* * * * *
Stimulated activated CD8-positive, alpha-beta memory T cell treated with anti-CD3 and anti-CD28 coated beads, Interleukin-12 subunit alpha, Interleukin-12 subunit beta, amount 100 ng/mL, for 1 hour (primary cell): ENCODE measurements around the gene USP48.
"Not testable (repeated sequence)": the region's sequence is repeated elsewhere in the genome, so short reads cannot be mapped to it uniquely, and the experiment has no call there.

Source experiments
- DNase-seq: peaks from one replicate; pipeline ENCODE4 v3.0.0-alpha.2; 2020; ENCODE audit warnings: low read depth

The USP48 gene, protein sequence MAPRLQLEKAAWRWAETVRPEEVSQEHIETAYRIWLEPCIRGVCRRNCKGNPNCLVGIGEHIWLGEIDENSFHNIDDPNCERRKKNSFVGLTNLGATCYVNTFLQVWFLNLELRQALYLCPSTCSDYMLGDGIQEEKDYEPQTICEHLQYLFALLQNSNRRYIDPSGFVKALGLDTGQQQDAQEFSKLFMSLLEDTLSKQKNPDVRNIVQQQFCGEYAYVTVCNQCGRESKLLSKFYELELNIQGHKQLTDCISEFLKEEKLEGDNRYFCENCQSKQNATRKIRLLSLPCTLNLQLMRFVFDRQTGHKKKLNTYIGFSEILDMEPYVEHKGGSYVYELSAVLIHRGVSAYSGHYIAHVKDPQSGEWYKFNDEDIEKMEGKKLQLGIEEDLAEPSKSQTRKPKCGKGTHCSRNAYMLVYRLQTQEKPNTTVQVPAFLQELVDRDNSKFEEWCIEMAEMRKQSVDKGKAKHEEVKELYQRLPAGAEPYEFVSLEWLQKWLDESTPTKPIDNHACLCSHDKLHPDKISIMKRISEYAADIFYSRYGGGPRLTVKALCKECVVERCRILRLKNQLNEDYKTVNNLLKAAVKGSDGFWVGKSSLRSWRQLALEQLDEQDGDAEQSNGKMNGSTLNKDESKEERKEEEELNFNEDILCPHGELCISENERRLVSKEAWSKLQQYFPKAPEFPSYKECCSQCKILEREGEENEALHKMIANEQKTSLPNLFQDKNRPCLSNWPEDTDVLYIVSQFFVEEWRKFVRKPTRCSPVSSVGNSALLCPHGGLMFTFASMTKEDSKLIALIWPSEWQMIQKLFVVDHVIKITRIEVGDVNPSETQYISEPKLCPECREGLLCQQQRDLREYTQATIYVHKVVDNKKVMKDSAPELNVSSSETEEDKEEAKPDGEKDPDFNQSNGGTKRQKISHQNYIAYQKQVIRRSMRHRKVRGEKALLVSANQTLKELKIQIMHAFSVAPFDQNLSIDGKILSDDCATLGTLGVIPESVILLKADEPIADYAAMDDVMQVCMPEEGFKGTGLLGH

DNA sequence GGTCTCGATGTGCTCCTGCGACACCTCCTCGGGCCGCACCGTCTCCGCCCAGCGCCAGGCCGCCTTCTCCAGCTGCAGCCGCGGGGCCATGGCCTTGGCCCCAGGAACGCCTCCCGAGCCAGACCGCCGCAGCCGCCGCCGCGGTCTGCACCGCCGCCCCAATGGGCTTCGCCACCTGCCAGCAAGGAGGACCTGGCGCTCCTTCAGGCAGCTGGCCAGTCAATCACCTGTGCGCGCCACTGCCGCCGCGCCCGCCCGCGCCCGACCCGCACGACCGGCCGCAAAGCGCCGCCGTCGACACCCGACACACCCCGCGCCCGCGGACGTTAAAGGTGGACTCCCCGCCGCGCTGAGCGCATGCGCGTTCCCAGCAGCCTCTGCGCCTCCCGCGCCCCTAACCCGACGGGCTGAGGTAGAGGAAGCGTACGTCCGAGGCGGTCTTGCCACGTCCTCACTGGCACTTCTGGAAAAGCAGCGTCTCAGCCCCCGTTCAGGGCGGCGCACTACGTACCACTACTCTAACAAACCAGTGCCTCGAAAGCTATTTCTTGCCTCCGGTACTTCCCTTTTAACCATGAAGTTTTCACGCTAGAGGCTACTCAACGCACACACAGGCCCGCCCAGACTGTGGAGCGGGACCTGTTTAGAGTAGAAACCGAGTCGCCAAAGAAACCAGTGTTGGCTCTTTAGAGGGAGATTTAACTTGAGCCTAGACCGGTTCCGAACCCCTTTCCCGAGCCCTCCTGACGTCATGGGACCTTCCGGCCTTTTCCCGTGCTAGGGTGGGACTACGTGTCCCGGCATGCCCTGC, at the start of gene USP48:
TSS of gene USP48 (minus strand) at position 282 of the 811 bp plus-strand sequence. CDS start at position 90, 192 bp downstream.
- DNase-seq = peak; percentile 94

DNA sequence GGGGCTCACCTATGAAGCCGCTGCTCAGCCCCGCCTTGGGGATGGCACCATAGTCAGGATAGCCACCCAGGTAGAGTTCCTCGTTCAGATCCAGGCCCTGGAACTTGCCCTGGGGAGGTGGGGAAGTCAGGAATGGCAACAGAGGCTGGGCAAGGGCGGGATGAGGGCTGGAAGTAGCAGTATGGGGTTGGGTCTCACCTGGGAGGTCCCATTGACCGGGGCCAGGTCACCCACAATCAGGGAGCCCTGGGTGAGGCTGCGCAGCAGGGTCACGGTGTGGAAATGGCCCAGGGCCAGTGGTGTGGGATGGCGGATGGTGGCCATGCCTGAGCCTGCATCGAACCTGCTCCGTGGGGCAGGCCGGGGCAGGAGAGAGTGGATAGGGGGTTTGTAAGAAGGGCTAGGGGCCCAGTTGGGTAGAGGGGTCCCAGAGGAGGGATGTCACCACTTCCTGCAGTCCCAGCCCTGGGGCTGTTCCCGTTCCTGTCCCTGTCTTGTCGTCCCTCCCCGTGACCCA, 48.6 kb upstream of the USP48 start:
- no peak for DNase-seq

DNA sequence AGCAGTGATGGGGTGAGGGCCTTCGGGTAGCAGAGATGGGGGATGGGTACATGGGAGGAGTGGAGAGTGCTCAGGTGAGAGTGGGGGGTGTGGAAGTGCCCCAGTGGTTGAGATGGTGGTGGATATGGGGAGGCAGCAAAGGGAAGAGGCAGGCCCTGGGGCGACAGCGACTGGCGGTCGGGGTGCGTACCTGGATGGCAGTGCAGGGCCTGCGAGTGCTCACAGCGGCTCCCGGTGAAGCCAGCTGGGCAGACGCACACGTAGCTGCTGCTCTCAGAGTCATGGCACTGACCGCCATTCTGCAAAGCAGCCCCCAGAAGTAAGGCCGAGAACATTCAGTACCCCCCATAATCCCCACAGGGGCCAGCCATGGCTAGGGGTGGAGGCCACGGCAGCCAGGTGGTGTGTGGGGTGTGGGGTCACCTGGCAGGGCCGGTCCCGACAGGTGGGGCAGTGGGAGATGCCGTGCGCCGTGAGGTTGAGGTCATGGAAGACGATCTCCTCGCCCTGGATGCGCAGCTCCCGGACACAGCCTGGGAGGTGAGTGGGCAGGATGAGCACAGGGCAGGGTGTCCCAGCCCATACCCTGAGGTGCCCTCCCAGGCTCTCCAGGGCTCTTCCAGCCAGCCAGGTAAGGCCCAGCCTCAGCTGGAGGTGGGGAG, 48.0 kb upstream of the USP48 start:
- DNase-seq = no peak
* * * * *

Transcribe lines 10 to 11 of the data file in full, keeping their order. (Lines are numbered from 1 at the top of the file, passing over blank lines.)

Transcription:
- no peak for DNase-seq

DNA sequence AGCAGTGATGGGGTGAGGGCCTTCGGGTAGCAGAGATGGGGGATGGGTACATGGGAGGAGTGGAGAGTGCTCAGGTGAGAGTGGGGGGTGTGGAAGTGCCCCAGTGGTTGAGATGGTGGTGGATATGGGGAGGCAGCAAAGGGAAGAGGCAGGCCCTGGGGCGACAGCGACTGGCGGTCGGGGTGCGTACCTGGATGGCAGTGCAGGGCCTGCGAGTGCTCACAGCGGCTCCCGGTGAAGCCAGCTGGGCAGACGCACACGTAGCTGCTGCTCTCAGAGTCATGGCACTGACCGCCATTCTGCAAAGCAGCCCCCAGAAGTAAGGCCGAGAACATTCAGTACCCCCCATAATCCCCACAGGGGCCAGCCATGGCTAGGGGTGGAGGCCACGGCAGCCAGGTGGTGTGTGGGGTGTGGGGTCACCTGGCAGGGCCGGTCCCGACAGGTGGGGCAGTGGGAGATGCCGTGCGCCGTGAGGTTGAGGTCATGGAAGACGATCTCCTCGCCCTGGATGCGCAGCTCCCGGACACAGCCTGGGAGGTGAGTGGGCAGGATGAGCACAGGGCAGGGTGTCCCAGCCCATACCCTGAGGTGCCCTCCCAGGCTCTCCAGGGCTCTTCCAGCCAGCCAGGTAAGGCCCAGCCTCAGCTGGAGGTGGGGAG, 48.0 kb upstream of the USP48 start: